Brussels targeting deal with Athens by end of May

Brussels targeting deal with Athens by end of May

For all the optimism being expressed about the bailout review being completed by the end of April, officials in Brussels remain reserved and in fact consider the end of May as a more realistic target as the Greek government must first close a series of issues that remain open. At the same time, they make it clear that unless the review and a deal with the International Monetary Fund are concluded, there can be no disbursement.

Still, European Union officials note that if Athens does indeed have the political will, the review can be completed within just a few days. “The conclusion of the review could come fairly quickly as it is a matter of the Greeks’ political will,” a senior European official told Kathimerini.

“Unless it is completed soon, then things could take a downturn from May, as there will be very little interest in any negotiation up to June 23,” he added, referring to the date of the British referendum on an EU exit.

Some European officials think that the Greeks may be using stalling tactics to put talks off until the EU becomes more vulnerable as it would not want another crisis before the British voters go to the polling booths. If that is indeed the government’s strategy, “then the Greeks have calculated it wrong, as from the end of May till the referendum there will be no discussion,” a European source told Kathimerini.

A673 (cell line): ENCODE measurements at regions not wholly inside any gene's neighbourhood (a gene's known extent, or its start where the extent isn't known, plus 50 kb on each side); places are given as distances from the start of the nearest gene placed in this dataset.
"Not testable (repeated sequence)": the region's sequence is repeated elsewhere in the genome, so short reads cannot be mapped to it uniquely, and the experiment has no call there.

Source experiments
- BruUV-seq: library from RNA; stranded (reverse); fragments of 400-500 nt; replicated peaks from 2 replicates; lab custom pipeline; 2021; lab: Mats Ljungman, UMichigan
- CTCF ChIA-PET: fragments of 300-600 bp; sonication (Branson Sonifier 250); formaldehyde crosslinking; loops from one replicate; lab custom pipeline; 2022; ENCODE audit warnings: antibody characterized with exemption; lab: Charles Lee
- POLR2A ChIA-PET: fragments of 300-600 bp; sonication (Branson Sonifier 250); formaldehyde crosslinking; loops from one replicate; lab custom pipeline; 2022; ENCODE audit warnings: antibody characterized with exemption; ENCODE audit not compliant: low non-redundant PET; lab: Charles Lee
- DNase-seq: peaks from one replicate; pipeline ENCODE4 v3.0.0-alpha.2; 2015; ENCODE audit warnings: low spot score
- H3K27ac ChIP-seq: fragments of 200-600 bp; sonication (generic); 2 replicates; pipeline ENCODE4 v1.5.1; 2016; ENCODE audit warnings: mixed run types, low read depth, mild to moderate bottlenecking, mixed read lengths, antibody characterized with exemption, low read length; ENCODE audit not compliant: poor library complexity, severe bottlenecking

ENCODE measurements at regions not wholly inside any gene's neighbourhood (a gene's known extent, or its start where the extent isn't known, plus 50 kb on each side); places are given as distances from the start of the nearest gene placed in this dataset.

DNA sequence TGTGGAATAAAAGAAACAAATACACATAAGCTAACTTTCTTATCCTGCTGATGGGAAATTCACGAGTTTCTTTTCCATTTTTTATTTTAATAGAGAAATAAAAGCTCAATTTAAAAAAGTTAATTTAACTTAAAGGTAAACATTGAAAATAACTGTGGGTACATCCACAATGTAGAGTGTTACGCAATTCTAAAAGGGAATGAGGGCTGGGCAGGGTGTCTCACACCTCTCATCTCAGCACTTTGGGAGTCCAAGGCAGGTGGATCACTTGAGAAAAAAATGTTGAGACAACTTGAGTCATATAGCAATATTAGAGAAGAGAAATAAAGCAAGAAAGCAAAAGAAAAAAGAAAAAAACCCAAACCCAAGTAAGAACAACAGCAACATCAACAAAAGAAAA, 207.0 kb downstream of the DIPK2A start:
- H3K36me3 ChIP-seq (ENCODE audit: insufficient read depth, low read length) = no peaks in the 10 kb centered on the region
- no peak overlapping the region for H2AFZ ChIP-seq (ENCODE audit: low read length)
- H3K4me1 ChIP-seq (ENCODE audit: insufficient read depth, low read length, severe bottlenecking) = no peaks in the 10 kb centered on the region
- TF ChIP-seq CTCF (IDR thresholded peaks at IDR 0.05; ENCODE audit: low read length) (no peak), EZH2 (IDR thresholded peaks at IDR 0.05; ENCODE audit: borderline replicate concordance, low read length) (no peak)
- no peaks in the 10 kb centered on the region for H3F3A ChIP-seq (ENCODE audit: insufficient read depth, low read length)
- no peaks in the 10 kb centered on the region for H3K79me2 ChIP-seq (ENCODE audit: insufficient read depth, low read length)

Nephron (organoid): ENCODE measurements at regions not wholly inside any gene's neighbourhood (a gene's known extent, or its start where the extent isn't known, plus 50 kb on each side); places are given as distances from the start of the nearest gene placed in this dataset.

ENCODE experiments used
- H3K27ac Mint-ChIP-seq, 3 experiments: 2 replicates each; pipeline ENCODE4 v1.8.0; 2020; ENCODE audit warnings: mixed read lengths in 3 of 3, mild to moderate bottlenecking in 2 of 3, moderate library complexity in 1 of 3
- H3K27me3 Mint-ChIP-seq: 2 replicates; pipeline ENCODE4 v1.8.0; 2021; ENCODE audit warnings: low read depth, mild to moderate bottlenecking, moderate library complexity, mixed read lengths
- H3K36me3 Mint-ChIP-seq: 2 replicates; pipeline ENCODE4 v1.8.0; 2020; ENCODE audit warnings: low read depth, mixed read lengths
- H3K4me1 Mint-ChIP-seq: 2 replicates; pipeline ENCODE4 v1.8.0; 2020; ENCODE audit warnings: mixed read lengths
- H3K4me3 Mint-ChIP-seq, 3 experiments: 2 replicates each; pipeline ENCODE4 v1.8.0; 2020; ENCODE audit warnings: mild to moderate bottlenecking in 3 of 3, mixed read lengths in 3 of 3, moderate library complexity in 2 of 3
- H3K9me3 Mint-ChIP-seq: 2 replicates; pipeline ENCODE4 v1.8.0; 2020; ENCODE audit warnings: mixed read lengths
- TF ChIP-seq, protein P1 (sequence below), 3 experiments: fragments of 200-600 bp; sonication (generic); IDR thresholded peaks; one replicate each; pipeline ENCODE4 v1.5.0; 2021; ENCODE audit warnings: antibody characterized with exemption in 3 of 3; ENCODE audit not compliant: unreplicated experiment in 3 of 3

As for the open fronts, there are many, but there are four main ones: The first is the tax reform, where Brussels sources say the two sides are quite close; the second concerns the social security reform, with a significant distance remaining between the two sides; the third is the issue of the bad loans, where the gap between Athens and the creditors is considerable, with Economy Minister Giorgos Stathakis apparently making the negotiations even more difficult; while the fourth pertains to the creation of a hyperfund for privatizations, with very little headway having been made in that direction.

Furthermore, the International Monetary Fund has brought labor issues onto the table, something which has met the opposition of the Europeans as they think that should be tackled later on, while there is also disagreement as to whether that should form part of this bailout review at all.

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